'They told me I was going to have to fight for a place'

August 25, 2000

Jan Southern took an access course at the University of Northumbria before embarking on a degree in occupational therapy and graduating with a first. She left school aged 15 to work in a bank. Complications following the birth of her second child left her temporarily disabled and in need of occupational therapy.

"Student services are realistic. For example, the access guidance I received was very realistic.

"They told me I had to demonstrate commitment to the course. How are you going to show you are committed? It's difficult with kids. They told me I was going to have to fight for a place.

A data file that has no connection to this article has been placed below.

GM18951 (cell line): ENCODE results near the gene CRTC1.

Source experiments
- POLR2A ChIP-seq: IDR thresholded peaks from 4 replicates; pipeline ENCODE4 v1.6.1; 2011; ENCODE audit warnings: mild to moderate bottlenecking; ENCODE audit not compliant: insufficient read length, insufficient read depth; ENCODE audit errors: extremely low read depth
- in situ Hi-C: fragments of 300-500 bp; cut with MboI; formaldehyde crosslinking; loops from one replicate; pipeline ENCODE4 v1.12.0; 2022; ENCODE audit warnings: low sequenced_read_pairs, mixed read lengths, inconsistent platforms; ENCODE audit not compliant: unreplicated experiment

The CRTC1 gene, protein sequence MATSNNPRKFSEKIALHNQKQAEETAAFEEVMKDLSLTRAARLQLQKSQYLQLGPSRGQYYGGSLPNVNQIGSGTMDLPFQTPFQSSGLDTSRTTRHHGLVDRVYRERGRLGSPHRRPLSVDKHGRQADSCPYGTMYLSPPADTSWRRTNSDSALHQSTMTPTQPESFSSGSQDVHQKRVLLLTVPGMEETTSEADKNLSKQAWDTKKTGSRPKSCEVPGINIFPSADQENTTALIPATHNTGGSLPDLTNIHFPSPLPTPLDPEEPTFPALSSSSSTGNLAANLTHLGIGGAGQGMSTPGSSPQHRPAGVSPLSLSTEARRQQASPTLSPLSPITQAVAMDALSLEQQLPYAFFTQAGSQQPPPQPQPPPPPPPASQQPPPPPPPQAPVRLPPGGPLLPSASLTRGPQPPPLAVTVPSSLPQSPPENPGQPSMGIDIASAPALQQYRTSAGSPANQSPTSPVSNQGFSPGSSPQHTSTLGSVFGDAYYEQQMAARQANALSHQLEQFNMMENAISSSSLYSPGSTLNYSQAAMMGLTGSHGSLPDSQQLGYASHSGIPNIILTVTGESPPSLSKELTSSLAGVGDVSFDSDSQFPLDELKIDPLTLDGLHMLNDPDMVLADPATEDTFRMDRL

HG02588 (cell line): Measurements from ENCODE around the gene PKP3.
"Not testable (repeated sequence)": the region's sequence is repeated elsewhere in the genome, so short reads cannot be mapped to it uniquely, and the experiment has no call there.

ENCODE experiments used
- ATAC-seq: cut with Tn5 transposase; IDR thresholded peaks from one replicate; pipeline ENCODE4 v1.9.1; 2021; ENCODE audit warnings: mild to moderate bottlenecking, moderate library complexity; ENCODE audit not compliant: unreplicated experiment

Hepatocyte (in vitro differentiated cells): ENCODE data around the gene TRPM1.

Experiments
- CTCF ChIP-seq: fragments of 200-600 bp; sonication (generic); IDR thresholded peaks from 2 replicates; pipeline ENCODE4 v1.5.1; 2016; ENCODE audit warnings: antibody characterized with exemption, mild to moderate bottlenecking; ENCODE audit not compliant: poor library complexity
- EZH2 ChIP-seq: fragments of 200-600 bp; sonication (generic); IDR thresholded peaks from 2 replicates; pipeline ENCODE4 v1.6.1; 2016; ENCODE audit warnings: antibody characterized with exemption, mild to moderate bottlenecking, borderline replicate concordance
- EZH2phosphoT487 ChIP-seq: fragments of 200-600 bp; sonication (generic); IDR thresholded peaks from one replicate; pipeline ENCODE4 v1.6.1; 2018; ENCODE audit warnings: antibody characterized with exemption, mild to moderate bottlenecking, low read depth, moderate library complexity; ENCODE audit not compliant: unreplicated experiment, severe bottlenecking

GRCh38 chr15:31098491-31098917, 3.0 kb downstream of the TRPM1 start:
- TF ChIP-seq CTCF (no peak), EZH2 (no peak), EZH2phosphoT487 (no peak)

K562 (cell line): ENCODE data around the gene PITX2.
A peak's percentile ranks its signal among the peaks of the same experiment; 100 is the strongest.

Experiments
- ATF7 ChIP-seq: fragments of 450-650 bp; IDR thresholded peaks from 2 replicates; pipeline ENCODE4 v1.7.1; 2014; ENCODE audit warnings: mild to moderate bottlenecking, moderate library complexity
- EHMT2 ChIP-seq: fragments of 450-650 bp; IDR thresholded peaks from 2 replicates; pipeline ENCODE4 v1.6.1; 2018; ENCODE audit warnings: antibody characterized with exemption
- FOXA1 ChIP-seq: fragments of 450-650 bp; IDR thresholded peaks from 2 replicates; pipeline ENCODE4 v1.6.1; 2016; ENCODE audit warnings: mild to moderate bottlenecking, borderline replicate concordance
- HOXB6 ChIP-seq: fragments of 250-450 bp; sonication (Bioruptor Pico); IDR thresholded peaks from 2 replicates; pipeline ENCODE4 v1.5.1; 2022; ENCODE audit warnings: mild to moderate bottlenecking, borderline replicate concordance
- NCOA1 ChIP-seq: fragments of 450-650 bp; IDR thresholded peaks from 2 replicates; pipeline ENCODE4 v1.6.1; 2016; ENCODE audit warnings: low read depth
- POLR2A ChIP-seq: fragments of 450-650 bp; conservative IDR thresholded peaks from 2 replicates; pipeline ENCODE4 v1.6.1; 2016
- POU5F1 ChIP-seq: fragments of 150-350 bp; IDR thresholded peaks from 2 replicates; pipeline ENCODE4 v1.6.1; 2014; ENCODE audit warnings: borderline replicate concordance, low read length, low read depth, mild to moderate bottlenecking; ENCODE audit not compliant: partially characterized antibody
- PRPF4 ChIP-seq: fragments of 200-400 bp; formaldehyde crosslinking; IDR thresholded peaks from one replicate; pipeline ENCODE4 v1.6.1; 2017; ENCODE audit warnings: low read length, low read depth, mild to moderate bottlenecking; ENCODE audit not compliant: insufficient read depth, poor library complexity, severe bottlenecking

"Once I was enrolled, I tapped into different tutors. There was one I could take my personal stuff to and another I could take my academic stuff to. The attitude was never 'you're not my tutee'.

"I applied for a bursary and was told it would take months. I needed to buy books and pay for child care.

"Then it was sprung on us that we needed to buy a uniform. I was given an emergency loan."

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